“More than 158,000 borrowers from predatory for-profit colleges remain on the hook for federal student loans, despite submitting claims to the Department of Education for the cancellation they are legally owed. The Department’s ongoing refusal to process these claims not only ignores the harm caused by illegal actions at schools like the now-bankrupt Corinthian and ITT, it continues to burden wronged borrowers who don’t have the luxury of time to waste. Borrowers who lost years of their lives to schools that defrauded them continue to be harmed by inaction and delay by the Department. The Department must immediately process these claims, discharging the debt in full, so that borrowers can finally start to have a chance at a fresh start.” Alexis Goldstein, Americans for Financial Reform

“The Department of Education’s failure to act on over 158,000 student borrower claims unjustifiably abandons our most vulnerable students, particularly low-income students of color. Predatory for-profit colleges disproportionately target, mislead, and cheat Black and Latino students. By turning a blind eye to such students, the Department effectively ignores -- and exacerbates -- the acute harms shouldered by countless students of color who have been wrongly defrauded. Such inaction only serves to worsen racial disparities in wealth, educational opportunity, and economic security. This is not acceptable. Today’s lawsuit rightly calls on the Department to fulfill its legal obligation to protect all students, including students of color, and ensure education is a ladder to opportunity and not a debt trap.” Genevieve Bonadies Torres, Lawyers' Committee for Civil Rights Under Law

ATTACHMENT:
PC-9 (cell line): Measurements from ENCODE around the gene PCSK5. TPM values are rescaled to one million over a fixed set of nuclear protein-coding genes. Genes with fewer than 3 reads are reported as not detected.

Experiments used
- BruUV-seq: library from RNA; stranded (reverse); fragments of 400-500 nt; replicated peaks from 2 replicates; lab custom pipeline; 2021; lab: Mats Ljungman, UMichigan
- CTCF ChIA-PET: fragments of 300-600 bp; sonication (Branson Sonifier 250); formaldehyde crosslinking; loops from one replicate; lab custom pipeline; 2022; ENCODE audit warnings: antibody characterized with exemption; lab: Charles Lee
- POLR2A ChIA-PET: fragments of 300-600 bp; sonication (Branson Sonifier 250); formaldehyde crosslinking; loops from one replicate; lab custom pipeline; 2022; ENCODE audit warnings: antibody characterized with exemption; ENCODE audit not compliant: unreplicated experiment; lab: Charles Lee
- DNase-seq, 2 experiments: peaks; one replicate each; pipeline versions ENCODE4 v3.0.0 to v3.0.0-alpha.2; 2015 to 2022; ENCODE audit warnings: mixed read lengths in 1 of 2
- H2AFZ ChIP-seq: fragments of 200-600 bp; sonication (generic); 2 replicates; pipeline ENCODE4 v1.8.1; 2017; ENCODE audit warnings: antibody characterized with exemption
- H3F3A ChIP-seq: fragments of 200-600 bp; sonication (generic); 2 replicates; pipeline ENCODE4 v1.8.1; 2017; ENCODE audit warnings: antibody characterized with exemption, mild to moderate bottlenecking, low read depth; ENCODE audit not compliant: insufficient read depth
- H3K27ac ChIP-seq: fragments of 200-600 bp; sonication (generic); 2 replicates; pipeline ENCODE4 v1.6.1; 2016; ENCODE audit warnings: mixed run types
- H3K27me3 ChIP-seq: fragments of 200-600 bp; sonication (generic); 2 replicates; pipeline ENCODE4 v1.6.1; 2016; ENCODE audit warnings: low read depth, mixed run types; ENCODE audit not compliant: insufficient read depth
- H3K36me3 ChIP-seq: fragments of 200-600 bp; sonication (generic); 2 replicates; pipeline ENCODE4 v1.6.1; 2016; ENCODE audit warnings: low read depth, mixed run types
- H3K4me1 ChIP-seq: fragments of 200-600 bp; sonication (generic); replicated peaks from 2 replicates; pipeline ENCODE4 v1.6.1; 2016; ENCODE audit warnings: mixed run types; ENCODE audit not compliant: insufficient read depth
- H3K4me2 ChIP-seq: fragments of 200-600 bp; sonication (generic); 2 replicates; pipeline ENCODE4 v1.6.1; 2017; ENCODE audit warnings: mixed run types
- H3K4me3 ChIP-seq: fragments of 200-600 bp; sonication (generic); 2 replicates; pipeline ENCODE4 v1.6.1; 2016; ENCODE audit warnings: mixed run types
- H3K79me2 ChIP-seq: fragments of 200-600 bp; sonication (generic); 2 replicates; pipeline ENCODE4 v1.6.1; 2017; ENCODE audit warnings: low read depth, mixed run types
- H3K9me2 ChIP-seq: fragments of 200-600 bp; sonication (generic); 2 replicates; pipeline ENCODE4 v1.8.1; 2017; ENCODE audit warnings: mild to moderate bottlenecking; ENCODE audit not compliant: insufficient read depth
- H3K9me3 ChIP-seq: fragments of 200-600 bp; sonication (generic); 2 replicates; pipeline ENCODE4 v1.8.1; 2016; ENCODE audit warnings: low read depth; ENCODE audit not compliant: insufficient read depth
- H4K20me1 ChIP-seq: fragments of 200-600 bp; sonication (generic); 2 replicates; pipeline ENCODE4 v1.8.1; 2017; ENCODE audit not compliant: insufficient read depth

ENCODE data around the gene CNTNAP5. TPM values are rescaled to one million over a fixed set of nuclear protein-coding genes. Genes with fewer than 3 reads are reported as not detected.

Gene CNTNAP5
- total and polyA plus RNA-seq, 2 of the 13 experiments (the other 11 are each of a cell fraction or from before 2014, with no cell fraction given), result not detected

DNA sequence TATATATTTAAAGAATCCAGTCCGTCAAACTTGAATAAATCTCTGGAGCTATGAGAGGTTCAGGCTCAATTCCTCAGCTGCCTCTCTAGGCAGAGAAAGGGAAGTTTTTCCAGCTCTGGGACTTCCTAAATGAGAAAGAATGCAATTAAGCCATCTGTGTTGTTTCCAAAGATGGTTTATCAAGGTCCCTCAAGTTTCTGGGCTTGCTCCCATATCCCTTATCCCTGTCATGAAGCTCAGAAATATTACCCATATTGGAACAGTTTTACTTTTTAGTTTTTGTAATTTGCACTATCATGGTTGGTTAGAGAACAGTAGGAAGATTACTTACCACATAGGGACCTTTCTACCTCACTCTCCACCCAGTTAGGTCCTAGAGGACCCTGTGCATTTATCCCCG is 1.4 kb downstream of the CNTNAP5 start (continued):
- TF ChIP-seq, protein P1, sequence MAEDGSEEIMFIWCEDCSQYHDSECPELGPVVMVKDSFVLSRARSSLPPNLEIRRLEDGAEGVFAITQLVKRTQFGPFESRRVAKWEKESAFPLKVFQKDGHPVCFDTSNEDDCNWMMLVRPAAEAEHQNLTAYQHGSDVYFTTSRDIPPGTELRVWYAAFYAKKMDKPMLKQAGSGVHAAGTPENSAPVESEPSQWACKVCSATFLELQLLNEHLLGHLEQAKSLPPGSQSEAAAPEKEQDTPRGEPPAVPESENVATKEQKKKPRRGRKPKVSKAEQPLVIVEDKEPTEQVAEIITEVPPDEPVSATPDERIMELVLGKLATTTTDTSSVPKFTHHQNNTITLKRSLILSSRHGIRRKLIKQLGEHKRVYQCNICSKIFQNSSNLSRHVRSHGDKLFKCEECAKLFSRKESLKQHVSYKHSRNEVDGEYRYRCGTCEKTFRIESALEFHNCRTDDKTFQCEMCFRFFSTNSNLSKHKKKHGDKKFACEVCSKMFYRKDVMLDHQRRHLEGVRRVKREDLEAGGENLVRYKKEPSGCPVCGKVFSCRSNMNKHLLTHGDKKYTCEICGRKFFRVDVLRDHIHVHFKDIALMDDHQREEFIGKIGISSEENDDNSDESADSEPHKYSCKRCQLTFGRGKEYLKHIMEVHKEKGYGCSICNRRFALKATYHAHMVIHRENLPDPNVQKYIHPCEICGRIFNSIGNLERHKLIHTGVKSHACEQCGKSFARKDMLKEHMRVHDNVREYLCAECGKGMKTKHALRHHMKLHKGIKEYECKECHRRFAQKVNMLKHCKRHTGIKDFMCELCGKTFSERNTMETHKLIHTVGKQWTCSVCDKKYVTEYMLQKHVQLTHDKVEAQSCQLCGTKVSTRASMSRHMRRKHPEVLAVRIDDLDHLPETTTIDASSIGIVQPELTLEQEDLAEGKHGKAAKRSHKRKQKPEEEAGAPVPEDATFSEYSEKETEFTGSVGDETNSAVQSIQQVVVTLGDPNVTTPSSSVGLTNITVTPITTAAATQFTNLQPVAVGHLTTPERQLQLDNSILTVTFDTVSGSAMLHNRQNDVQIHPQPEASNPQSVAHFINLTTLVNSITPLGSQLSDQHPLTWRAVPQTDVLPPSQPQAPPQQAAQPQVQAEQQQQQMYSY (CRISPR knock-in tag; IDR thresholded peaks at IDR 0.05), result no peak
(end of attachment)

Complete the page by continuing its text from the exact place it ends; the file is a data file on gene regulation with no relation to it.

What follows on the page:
“Higher education is supposed to be an engine of mobility, yet predatory institutions have continued to cash checks from students and taxpayers without any intention of providing that opportunity, leaving masses of students in serious debt with no degree and no path forward. Organizations like the Project on Predatory Student Lending are stepping up to do what the federal government should have done in the first place: ensuring that former students who were defrauded by federally-funded institutions are made whole and that those who perpetrated fraud are held accountable for these deceitful actions. We hope the Department of Education will act swiftly to right this wrong and prioritize the needs of students over predatory institutions.” Third Way

“I was doing the online program when the school basically ghosted me - I couldn’t get back into the website, nobody would answer my calls or emails. When I tried to transfer to a local community college, they wouldn’t accept any of my credits. All I got from them was $36,000 in debt from them and nothing to show for it. My finances and credit are completely ruined. I can’t get a car loan and I regularly get messages threatening to garnish my wages. It’s been almost 15 years of this stress. I’ve been patient, but I’m ready to fight back now. This is wrong and it’s not fair. These loans should be erased.”